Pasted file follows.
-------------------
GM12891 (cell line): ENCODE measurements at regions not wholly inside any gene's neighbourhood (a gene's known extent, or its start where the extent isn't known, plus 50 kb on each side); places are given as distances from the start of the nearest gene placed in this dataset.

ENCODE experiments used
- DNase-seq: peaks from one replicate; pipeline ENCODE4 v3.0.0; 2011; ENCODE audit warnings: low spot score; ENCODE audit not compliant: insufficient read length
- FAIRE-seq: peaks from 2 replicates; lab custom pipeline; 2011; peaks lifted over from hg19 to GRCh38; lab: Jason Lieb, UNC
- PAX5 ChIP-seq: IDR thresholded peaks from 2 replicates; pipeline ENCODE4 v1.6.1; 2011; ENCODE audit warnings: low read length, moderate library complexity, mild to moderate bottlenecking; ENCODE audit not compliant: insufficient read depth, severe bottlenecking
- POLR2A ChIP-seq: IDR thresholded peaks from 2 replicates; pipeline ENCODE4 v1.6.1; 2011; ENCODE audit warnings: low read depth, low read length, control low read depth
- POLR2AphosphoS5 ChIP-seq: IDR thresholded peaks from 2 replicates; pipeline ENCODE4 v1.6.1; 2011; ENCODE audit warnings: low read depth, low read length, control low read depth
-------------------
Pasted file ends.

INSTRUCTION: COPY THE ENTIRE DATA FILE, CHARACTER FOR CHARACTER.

GM12891 (cell line): ENCODE measurements at regions not wholly inside any gene's neighbourhood (a gene's known extent, or its start where the extent isn't known, plus 50 kb on each side); places are given as distances from the start of the nearest gene placed in this dataset.

ENCODE experiments used
- DNase-seq: peaks from one replicate; pipeline ENCODE4 v3.0.0; 2011; ENCODE audit warnings: low spot score; ENCODE audit not compliant: insufficient read length
- FAIRE-seq: peaks from 2 replicates; lab custom pipeline; 2011; peaks lifted over from hg19 to GRCh38; lab: Jason Lieb, UNC
- PAX5 ChIP-seq: IDR thresholded peaks from 2 replicates; pipeline ENCODE4 v1.6.1; 2011; ENCODE audit warnings: low read length, moderate library complexity, mild to moderate bottlenecking; ENCODE audit not compliant: insufficient read depth, severe bottlenecking
- POLR2A ChIP-seq: IDR thresholded peaks from 2 replicates; pipeline ENCODE4 v1.6.1; 2011; ENCODE audit warnings: low read depth, low read length, control low read depth
- POLR2AphosphoS5 ChIP-seq: IDR thresholded peaks from 2 replicates; pipeline ENCODE4 v1.6.1; 2011; ENCODE audit warnings: low read depth, low read length, control low read depth